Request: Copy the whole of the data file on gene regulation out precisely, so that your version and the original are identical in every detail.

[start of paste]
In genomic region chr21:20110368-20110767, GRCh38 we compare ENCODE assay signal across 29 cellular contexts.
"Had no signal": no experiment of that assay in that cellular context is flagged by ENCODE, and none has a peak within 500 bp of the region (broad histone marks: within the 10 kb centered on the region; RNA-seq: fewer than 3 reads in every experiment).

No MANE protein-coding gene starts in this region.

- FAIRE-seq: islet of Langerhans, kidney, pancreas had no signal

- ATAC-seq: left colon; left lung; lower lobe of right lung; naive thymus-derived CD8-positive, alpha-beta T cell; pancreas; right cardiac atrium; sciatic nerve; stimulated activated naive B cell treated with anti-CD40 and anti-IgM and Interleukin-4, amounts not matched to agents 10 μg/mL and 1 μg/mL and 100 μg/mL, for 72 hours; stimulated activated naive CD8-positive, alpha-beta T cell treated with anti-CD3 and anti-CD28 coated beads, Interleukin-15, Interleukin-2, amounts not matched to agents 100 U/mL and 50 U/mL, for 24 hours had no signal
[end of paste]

In genomic region chr21:20110368-20110767, GRCh38 we compare ENCODE assay signal across 29 cellular contexts.
"Had no signal": no experiment of that assay in that cellular context is flagged by ENCODE, and none has a peak within 500 bp of the region (broad histone marks: within the 10 kb centered on the region; RNA-seq: fewer than 3 reads in every experiment).

No MANE protein-coding gene starts in this region.

- FAIRE-seq: islet of Langerhans, kidney, pancreas had no signal

- ATAC-seq: left colon; left lung; lower lobe of right lung; naive thymus-derived CD8-positive, alpha-beta T cell; pancreas; right cardiac atrium; sciatic nerve; stimulated activated naive B cell treated with anti-CD40 and anti-IgM and Interleukin-4, amounts not matched to agents 10 μg/mL and 1 μg/mL and 100 μg/mL, for 72 hours; stimulated activated naive CD8-positive, alpha-beta T cell treated with anti-CD3 and anti-CD28 coated beads, Interleukin-15, Interleukin-2, amounts not matched to agents 100 U/mL and 50 U/mL, for 24 hours had no signal